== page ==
What do Boxing and Business Schools Have in Common?

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Everyone knows that the rating of pugilists by the various boxing authorities is, how shall we say this, highly problematic.

There are four main boxing associations: the International Boxing Federation (IBF), the World Boxing Association (WBA), the World Boxing Council (WBC) and the World Boxing Organization (WBO). This, alone, seemingly, would be bad enough; the fact that there are numerous other institutional ratings agencies — the International Boxing Association, the International Boxing Council, the International Boxing Organization, the International Boxing Union, the World Boxing Federation, the World Boxing Union, and FightNews — renders matters utterly chaotic.

But one does not have to resort to these others to show the depths of depravity to which ratings have sunk. The "Big Four" will do fine in this regard, thank you very much.

Consider the following (as of September 5, 2001):

  • Mike Tyson is rated first contender by the WBC, 5th by the IBF, 6th by the WBA, and not at all by the WBO
  • Hasim Rahman is the WBC and IBF champ, but does not appear in the top ten of the WBA and WBO
  • The only heavyweights listed as elite in all four rankings are Vitali Klitschko, Lennox Lewis and David Tua
  • As far as the WBC, WBA and IBF are concerned, Roy Jones is the best light heavyweight; he is not included in the WBO top ten
  • Bernard Hopkins (WBC, IBF) and Felix Trinidad (WBA) are middleweight champions; but neither is listed even as an also ran by the WBO
  • Only Hector Camacho and Oktay Urkal make the top ten cut for all four Super Lightweights
  • Floyd Mayweather (WBC), Joel Casamayor (WBA), Steve Forbes (IBF) and Acelino Freitas (WBO) all have super featherweight championship belts; but none is so much as mentioned by any of the other three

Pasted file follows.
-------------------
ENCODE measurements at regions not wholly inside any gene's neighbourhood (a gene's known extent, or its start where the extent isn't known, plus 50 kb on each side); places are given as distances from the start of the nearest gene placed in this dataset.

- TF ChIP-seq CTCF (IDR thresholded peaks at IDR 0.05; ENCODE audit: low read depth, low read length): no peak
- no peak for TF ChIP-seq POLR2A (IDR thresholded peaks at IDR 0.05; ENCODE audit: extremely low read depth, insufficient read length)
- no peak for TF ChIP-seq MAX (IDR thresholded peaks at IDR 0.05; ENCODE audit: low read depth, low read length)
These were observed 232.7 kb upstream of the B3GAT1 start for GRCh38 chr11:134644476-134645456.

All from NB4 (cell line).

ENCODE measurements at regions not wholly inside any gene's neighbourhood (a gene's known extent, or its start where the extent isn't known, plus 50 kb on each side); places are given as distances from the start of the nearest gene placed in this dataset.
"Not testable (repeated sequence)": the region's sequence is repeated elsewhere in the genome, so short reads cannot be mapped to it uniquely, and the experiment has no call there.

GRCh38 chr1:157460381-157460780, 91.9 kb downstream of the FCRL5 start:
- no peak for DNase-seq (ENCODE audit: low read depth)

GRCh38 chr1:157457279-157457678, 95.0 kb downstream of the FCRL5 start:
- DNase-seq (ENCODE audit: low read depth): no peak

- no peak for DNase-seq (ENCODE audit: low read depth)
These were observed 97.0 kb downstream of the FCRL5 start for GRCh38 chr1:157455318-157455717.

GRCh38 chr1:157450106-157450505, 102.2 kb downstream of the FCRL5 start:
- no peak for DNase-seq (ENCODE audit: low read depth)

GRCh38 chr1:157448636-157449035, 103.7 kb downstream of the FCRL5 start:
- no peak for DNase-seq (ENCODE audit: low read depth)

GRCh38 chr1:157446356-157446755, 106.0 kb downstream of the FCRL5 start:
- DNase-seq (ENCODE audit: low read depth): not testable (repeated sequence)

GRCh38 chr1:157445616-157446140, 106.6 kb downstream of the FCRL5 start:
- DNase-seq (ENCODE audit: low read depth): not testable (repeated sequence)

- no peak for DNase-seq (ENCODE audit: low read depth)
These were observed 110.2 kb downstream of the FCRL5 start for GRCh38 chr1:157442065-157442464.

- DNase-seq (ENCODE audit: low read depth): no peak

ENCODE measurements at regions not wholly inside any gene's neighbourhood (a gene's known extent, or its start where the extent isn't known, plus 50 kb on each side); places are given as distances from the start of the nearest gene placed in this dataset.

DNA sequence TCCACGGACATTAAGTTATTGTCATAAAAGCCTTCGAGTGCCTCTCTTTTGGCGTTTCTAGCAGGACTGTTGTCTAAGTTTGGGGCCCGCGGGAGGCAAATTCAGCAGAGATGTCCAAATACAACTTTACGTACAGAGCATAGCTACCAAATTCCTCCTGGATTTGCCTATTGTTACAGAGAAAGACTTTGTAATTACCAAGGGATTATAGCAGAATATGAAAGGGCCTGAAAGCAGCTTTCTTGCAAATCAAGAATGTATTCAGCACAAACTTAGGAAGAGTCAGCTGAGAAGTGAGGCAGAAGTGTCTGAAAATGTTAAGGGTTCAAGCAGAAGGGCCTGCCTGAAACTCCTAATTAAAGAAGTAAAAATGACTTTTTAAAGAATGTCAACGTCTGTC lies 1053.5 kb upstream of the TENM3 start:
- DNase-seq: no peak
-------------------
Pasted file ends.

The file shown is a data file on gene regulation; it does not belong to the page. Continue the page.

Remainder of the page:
• Only Naseem Hamed is a top 10 featherweight for all four boxing organizations; Julio Chacon (WBO), Frankie Toledo (IBF), Derrick Gainer (WBA) and Erik Morales (WBC) are champs, but none are included as contenders by any of the other big four

Ok. So the fight game has always been not just a little bit unsavory. But what are we to make of a similar situation with regard to, of all things, graduate schools of business?

There are three widely respected periodicals which rate business schools by ranking them in terms of quality. They are The Wall Street Journal, Business Week Magazine, and U.S. News and World Report. Despite the undoubted prestige of these three, sharp criticisms have been leveled at their treatment of the leading colleges of business.

For example, while Dartmouth College was ranked number 1 by the Wall Street Journal, it garnered only 11th place as far as U.S. News and World Report was concerned, and slipped to 16th position in Business Week’s compilation.

If these widely disparate ranks for one institution of higher learning were not enough to cast doubt upon the veracity of the ratings, consider the following: the B schools of only Harvard, Chicago, Northwestern and Michigan made top ten on the hit parade of all three magazines. None of the other preeminent places, not Stanford, not Yale, not the Wharton School at the University of Pennsylvania, were posted in this category by all three sets of journalists.

Worse, not a one of these supposedly objective newspapers placed the Joseph A. Butt, S.J., College of Business at Loyola University New Orleans in any of their top ten places.

However, something deeper than mere sleaze would appear to account for these obvious errors. The rankings disparity, as can be seen, is by no means limited to the "sweet science." Further, Consumer Reports does not always agree with Good Housekeeping, and the two of them are often out of step with yet other ratings agencies.

The reason for all the diversity stems, ultimately, from the fact that ranking services are a private, for-profit industry. There is competition between firms, and differences of opinion almost necessarily arise in such contexts.

Some people call for the government to intervene in such circumstances, to rationalize matters, to bring order out of the chaos.

But this would be a step in precisely the wrong direction.

Competition always brings a better product than public sector socialism. Yes, things can get messy there, but that is the continually churning market for you. Governments, too, make mistakes (think Thalidomide!) We get more and better information from a myriad of sources, than from one monopoly state enterprise.

If you think we should have only one boxing organization under state control, do you think there should be only one governmental magazine rating MBA programs? Such periodicals disagree with one another not just on business college prestige, but with regard to many other things as well. If mere divergence of opinion warranted public sector control, the road to socialism would be greased even the more.

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